Revisions to Harvard Medical School's conflict of interest policy, which include bans on faculty members participating in industry speaker bureaus and on faculty receiving personal gifts from industry sources, have been accepted by Dean Jeffrey Flier and will be phased in over the course of 2011.
Harvard tightens restrictions on med school faculty
The new policy includes a prohibition on research project sponsorship for private companies in which a faculty member holds equity. For public companies, limited sponsorship is allowed if a faculty member's interest in the firm is not more than $30,000.
Under the revised policy, faculty can still consult for industry; found biotechnology companies; license technology to or from drug, device or biotechnology companies; and serve on advisory boards for these companies.
Disclosure of faculty financial interests will be posted on an HMS website, and a $10,000 annual limit has been set on earnings a faculty member may receive from a relevant business.
An existing policy that shields students from drug, device and supply company sales representatives was reinforced, but biomedical company representatives who are invited on campus by faculty or staff are allowed to provide training and education to students on the use of their products.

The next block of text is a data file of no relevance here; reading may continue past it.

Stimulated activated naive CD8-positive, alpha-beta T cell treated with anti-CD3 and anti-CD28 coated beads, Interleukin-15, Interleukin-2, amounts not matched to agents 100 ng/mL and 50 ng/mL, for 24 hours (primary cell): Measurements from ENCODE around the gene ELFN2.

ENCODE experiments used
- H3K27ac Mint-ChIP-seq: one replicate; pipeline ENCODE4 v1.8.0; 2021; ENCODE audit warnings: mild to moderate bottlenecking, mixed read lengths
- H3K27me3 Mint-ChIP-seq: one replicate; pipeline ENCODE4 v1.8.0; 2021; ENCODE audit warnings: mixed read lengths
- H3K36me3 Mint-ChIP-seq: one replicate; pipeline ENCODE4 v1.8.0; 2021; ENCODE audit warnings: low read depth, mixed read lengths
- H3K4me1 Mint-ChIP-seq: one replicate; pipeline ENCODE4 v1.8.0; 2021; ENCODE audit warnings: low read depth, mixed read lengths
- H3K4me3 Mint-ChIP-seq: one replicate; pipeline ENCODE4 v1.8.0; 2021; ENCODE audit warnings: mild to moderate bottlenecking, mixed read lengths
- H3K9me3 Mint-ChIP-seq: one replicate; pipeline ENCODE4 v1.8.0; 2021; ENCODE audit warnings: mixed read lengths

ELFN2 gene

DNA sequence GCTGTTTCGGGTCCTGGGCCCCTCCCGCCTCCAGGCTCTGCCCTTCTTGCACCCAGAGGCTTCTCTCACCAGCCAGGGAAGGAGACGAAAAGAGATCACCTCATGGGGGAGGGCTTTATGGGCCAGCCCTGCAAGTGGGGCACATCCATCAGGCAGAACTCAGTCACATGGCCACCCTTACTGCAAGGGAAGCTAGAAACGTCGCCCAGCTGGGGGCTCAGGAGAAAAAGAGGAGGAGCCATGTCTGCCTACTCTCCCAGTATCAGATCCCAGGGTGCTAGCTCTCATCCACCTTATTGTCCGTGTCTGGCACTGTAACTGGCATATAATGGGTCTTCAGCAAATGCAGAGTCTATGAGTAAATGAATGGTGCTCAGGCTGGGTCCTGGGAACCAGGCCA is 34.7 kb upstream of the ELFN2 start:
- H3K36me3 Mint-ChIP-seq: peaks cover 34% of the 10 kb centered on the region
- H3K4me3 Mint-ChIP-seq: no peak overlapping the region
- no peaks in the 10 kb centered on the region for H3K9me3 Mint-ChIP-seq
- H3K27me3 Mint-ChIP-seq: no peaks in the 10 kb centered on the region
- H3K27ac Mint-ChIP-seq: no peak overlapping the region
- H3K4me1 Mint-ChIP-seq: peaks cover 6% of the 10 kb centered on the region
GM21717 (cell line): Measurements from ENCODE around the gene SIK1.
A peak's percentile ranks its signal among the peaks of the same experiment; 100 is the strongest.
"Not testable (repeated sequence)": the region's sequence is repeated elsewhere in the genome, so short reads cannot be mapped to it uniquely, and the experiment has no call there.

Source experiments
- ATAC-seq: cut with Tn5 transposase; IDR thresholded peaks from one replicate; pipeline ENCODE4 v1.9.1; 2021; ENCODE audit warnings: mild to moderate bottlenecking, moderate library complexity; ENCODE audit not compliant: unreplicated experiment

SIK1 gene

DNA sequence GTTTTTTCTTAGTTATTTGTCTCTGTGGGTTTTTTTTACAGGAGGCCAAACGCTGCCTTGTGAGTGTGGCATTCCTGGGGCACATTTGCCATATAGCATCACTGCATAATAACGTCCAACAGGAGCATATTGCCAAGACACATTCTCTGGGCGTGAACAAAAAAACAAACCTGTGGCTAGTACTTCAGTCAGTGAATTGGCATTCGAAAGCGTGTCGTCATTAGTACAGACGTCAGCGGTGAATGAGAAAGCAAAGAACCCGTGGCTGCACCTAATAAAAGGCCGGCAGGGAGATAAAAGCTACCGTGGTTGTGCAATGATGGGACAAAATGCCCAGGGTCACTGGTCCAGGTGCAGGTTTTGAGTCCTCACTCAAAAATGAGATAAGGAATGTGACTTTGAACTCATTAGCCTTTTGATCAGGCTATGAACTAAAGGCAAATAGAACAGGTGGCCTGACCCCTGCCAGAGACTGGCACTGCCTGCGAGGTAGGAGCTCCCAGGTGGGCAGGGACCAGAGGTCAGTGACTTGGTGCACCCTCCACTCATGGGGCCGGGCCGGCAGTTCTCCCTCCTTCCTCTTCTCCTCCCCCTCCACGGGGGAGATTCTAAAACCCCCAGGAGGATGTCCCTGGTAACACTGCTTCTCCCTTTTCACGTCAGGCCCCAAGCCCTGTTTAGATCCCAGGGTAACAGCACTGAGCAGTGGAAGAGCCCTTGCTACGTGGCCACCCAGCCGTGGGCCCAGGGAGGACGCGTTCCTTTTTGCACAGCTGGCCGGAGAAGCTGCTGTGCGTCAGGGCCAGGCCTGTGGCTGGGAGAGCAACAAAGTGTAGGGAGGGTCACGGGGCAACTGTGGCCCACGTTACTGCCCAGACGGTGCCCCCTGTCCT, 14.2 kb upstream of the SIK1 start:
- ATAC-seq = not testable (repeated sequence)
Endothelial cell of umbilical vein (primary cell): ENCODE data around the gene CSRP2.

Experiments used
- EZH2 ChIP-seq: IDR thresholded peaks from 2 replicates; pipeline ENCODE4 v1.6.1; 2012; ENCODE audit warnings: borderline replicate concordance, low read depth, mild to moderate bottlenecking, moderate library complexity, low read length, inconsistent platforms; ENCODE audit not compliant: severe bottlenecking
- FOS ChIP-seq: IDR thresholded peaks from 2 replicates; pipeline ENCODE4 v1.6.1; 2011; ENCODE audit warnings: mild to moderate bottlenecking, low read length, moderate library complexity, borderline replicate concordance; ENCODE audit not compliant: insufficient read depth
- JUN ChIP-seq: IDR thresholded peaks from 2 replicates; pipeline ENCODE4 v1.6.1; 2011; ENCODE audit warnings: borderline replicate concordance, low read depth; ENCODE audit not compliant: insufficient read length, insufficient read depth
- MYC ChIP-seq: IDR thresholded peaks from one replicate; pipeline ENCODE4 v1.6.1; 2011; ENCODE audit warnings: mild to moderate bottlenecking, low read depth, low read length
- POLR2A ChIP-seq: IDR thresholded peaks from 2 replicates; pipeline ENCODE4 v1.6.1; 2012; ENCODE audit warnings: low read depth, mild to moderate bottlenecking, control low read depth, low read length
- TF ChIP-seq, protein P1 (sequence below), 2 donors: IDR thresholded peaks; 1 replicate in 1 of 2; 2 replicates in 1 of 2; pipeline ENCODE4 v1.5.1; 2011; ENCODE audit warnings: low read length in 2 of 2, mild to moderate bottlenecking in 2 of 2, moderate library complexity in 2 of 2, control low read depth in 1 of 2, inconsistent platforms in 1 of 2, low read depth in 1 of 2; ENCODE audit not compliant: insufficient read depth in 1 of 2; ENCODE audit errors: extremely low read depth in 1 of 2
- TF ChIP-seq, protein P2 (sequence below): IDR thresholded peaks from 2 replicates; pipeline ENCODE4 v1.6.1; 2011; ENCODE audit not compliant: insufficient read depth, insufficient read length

The revised policy “not only meets the requirements of Harvard's new university policy on financial conflicts of interest, but also exceeds them in many key areas,” said Harvard University Provost Steven Hyman in a news release. “Dean Flier and his committee have set a terrific example for the rest of Harvard's schools to consider as they craft their own implementations of the university policy.”
The committee who developed the revisions included 34 faculty members, administrators and students who said they tried to seek a balance that ensured transparency and public confidence, while recognizing that collaboration between the school's faculty and with industry is “a fundamental part of its mission to facilitate scientific discoveries and clinical translation that will alleviate human suffering caused by disease.”
“We have attempted to resist the natural tendency for immediate reaction to public pressure to appease critics,” the policy preamble stated, “endeavoring instead to give each complex issue the thoughtful and deliberate analysis it deserves and to carefully consider the realities within which our recommendations are issued.”
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